‘Pure Mood’ by Ringo Deathstarr (Album)

19 November, 2015 in Music Reviews

Ringo Deathstarr

Ringo Deathstarr: a band finding their own identity once and for all

By adding elements of grunge and metal to their shoegaze sound, this Texan trio have come up with something exceptional

Ringo Deathstarr 'Pure Mood' album coverAs with most shoegaze bands, Ringo Deathstarr are plagued by comparisons to genre pioneers My Bloody Valentine. That should all change the moment a Metallica-like riff kicks off Heavy Metal Suicide and blasts away the introspective cobwebs of opening track Dream Again. Yes there are still fuzzy guitars and a pervading sense of detachment, but Pure Mood is the sound of a band finding their own identity once and for all.

Lead vocals are shared between Elliott Frazier and Alex Gehring. Those tracks fronted by Gehring are usually warmer sounding, like the surprisingly groovy Stare At The Sun and the dynamite Guilt, whereas Frazier tends to lead Ringo Deathstarr into an altogether dirtier glam-grunge direction on songs like Never and Old Again. The intricate layers of sound and drone are still there but they’ve been augmented by something bordering, but never quite settling, on classic rock.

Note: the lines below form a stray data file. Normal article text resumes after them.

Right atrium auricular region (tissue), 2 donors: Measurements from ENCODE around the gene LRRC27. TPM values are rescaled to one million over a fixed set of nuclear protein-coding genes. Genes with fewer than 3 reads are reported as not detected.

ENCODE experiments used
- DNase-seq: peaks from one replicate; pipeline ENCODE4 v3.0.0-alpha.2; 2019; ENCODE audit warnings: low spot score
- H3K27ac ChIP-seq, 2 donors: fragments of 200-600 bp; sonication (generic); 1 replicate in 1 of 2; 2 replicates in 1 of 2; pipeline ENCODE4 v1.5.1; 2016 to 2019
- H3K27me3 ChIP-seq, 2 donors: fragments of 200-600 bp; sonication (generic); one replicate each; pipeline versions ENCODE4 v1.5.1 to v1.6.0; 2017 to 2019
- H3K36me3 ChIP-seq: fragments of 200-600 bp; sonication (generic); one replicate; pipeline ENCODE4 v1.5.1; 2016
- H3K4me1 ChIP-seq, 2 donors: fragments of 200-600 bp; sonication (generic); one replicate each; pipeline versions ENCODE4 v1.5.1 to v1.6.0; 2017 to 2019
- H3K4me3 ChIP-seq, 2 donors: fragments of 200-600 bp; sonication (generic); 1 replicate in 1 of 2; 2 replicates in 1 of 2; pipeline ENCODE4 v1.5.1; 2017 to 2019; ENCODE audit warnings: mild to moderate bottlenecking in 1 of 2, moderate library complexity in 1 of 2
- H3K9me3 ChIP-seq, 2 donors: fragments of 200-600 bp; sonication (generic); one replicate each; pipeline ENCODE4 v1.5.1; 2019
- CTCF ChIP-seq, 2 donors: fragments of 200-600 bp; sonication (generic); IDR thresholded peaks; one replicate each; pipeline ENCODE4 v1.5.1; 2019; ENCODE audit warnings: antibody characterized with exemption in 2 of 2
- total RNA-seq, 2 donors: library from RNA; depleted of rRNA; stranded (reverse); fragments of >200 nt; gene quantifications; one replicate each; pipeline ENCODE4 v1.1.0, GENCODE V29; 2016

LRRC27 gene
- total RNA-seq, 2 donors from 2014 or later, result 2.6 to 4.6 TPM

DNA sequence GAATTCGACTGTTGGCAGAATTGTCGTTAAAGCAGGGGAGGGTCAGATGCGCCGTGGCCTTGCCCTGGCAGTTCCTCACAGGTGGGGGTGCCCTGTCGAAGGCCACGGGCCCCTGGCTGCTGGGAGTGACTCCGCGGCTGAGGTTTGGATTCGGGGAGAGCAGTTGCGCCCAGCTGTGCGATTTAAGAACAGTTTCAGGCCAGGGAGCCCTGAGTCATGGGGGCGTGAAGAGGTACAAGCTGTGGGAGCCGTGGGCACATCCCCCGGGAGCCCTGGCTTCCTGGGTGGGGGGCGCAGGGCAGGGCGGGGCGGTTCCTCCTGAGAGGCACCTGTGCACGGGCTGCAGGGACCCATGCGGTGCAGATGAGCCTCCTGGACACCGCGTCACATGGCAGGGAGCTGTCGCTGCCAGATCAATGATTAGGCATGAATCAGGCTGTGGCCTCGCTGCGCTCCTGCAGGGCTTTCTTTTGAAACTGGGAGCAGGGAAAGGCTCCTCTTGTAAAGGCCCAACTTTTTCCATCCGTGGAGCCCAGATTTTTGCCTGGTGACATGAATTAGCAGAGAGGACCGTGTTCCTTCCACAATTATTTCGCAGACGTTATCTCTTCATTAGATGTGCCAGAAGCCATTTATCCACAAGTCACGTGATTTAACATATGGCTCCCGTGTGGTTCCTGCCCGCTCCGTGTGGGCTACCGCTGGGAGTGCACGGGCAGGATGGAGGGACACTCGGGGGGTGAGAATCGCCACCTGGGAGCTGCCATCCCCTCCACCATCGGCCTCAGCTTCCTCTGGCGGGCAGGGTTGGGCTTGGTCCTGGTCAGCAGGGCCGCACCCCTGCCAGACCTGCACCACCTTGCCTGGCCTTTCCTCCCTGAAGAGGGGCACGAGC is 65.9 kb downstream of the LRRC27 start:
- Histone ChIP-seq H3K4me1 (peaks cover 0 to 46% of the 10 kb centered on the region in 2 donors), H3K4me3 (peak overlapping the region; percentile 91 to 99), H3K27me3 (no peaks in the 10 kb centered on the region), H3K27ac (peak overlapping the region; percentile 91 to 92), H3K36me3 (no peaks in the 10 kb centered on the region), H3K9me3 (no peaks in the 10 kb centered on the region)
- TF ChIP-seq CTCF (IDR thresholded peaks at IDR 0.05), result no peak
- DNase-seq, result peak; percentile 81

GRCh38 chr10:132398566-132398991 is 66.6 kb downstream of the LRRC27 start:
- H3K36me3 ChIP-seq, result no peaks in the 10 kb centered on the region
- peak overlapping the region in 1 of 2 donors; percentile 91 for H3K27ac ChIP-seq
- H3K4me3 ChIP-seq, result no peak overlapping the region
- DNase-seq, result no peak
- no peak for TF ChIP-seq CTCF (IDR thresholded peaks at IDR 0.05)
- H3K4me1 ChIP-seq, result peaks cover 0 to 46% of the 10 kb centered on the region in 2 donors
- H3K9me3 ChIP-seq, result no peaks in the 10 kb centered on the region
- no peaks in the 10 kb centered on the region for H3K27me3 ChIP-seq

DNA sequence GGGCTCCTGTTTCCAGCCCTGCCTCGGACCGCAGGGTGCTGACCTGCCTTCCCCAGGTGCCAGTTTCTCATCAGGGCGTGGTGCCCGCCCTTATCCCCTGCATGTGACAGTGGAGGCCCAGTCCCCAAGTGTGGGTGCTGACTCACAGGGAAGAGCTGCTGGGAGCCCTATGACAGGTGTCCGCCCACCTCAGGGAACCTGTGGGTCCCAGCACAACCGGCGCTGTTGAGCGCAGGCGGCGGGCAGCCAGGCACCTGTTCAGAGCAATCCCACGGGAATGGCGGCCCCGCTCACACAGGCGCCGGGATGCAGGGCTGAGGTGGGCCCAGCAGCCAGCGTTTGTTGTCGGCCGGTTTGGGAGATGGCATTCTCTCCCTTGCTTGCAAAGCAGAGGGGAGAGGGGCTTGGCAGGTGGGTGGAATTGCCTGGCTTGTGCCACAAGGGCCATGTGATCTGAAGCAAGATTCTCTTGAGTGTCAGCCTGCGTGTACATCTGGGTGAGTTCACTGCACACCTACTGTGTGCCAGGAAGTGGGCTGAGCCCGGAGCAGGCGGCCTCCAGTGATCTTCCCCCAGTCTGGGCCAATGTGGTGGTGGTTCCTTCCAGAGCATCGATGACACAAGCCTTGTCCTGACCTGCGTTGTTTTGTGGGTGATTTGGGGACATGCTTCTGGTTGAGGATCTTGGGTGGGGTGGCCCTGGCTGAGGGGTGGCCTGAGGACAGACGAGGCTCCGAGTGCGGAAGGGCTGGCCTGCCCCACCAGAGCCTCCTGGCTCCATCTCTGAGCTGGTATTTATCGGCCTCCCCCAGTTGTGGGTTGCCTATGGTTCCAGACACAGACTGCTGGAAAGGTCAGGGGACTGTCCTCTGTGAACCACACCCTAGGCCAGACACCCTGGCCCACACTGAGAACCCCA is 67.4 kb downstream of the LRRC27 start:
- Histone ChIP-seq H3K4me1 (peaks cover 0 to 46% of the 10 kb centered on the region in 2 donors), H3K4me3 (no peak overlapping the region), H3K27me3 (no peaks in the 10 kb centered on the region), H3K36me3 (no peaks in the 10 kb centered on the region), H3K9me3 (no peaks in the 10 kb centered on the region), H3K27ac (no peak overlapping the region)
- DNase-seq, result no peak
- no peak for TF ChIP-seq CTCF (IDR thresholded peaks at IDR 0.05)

Closing track Acid Tongue is as catchy as it is warped, propelled along by Daniel Coborn’s unrelenting drumming. Melody and riffs fight for space with cinematic soundscapes and create a noise too huge to be contained within the confines of shoegaze. It is the ideal sound for Ringo Deathstarr and one that should reignite the creative power of the Texan trio for a long time to come.

Verdict: A refreshing reinvention

Duncan Haskell